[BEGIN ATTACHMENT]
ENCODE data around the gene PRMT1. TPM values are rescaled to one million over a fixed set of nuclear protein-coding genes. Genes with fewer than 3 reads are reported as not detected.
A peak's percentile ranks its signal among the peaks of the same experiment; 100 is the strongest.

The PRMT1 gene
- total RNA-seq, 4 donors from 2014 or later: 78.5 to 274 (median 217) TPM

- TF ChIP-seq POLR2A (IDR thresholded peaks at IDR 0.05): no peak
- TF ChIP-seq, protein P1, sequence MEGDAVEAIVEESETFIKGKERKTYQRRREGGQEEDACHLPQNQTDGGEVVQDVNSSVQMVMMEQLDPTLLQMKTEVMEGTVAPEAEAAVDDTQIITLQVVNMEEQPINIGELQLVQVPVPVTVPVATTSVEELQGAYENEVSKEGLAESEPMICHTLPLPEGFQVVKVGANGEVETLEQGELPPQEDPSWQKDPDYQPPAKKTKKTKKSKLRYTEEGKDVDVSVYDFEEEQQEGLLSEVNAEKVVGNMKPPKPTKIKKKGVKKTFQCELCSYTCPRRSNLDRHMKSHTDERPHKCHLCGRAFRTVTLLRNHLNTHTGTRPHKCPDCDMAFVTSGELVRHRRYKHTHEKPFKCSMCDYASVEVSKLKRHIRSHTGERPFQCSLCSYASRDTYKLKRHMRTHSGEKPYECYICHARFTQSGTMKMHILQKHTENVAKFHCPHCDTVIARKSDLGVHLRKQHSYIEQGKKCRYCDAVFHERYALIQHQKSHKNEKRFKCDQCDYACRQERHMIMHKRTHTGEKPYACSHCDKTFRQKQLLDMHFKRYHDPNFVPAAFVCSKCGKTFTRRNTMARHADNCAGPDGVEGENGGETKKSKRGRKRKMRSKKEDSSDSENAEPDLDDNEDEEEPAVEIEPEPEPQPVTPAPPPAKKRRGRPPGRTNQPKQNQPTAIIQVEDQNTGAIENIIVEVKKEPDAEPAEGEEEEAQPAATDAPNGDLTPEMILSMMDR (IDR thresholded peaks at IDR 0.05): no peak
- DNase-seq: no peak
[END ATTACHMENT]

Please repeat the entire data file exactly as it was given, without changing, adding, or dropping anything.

ENCODE data around the gene PRMT1. TPM values are rescaled to one million over a fixed set of nuclear protein-coding genes. Genes with fewer than 3 reads are reported as not detected.
A peak's percentile ranks its signal among the peaks of the same experiment; 100 is the strongest.

The PRMT1 gene
- total RNA-seq, 4 donors from 2014 or later: 78.5 to 274 (median 217) TPM

- TF ChIP-seq POLR2A (IDR thresholded peaks at IDR 0.05): no peak
- TF ChIP-seq, protein P1, sequence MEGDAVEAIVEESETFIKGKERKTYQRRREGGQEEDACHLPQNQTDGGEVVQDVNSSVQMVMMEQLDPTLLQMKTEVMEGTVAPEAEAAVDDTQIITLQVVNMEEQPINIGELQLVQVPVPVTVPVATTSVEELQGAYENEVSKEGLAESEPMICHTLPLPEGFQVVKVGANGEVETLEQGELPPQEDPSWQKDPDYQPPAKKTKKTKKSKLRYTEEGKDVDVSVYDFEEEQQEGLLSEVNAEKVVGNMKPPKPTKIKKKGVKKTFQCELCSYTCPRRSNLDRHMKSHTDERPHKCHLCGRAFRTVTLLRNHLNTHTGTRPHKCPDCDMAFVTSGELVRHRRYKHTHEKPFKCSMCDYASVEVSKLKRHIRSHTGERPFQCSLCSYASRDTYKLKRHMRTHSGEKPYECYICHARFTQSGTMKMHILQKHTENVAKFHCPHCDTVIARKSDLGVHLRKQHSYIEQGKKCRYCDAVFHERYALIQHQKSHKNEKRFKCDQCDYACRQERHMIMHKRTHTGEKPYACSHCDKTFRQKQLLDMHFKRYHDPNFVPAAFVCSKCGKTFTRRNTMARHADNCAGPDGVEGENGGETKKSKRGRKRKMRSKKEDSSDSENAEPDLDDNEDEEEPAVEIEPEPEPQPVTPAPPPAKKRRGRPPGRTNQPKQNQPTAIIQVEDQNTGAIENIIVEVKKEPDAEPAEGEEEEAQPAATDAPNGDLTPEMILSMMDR (IDR thresholded peaks at IDR 0.05): no peak
- DNase-seq: no peak